An important aspect of MOOCs is the way students interact with video lectures. Instruction provided through video lectures should focus on ways to increase germane cognitive load, which directly contributes to learning. One approach that may lead to an increase of germane load may be to use video lectures with diverse forms of media, including…

  14. Taxonomy of Lecture Note-Taking Skills and Subskills

    Science.gov (United States)

    Al-Musalli, Alaa M.

    2015-01-01

    Note taking (NT) in lectures is as active a skill as listening, which stimulates it, and as challenging as writing, which is the end product. Literature on lecture NT misses an integration of the processes involved in listening with those in NT. In this article, a taxonomy is proposed of lecture NT skills and subskills based on a similar list…

  15. 45 CFR 73.735-706 - Teaching, lecturing, and speechmaking.

    Science.gov (United States)

    2010-10-01

    ...) Teaching, lecturing, or writing may not be for the purpose of the special preparation of a person or class... 45 Public Welfare 1 2010-10-01 2010-10-01 false Teaching, lecturing, and speechmaking. 73.735-706... OF CONDUCT Outside Activities § 73.735-706 Teaching, lecturing, and speechmaking. (a) Employees...

  16. Engagement of Students with Lectures in Biochemistry and Pharmacology

    Science.gov (United States)

    Davis, Elizabeth Ann; Hodgson, Yvonne; Macaulay, Janet Olwyn

    2012-01-01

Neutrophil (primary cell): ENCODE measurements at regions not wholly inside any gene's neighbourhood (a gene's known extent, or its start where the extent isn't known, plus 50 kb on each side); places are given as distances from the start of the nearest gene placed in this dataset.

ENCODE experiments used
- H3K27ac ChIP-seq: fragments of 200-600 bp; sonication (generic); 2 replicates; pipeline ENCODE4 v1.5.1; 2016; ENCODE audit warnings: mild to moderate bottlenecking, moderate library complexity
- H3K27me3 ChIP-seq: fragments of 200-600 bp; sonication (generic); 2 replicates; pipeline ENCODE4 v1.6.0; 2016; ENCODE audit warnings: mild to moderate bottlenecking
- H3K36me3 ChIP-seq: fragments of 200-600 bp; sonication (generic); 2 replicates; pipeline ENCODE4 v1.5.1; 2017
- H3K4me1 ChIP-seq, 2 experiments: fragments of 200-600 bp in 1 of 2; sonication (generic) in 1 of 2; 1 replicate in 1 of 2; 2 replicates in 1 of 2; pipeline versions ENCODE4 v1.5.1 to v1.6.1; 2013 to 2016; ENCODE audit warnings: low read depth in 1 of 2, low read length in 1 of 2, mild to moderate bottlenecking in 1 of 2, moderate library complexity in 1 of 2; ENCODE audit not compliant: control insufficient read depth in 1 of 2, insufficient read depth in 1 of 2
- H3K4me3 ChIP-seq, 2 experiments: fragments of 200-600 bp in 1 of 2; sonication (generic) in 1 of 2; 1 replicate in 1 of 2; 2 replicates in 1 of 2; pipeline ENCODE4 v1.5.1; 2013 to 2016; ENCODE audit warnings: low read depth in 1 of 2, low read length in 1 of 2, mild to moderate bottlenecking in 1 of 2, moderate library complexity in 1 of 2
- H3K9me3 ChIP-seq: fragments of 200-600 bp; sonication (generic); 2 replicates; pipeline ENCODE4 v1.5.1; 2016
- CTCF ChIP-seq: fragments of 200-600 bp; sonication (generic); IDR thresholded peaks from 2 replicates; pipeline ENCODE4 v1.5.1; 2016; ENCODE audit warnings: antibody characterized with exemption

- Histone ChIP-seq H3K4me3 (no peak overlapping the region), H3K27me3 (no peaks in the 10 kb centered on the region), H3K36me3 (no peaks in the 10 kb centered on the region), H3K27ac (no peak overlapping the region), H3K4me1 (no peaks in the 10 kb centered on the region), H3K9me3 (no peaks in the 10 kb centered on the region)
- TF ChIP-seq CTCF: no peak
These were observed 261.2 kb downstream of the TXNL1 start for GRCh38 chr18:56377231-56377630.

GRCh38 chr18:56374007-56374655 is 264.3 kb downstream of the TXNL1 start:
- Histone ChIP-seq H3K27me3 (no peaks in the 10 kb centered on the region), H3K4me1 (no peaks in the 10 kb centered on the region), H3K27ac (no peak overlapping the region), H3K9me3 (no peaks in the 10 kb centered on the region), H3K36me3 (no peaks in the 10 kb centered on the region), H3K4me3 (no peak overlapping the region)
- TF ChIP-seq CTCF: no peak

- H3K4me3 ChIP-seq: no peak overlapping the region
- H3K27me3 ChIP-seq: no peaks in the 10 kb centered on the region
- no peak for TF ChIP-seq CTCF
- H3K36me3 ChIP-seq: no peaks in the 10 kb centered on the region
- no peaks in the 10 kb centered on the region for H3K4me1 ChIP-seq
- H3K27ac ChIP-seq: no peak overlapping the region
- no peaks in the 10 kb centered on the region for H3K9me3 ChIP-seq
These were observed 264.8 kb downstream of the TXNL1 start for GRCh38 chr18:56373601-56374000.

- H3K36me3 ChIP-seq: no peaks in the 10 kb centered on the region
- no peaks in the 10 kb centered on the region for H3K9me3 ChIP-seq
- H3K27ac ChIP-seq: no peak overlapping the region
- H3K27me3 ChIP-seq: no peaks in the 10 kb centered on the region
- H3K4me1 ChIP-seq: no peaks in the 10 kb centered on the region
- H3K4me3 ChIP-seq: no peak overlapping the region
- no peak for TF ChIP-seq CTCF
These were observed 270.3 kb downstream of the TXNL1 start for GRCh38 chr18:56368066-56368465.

Academic staff at universities have become concerned about the decrease in student attendance at lectures and the implication of this on student achievement and learning. Few studies have measured actual lecture attendance in a coherent or comprehensive way. The aim of this study was to measure actual lecture attendance of students over two year…

  17. Lecture on Female Masturbation Harassed Him, Male Student Says.

    Science.gov (United States)

    Wilson, Robin

    1995-01-01

    A male student in a California State University-Sacramento psychology lecture on female masturbation has filed a sexual harassment complaint, claiming the lecture violated institutional policy by creating an intimidating, hostile, and offensive learning environment. He felt the lecture was inappropriately graphic and political in intent. (MSE)

  18. Annual Advances in Cancer Prevention Lecture | Division of Cancer Prevention

    Science.gov (United States)

    2016 Keynote Lecture Polyvalent Vaccines Targeting Oncogenic Driver Pathways A special keynote lecture became part of the NCI Summer Curriculum in Cancer Prevention in 2000. This lecture will be held on Thursday, July 21, 2016 at 1:30pm at Masur Auditorium, Building 10, NIH Main Campus, Bethesda, MD. This year’s keynote speaker is Dr. Mary L. (Nora) Disis, MD. |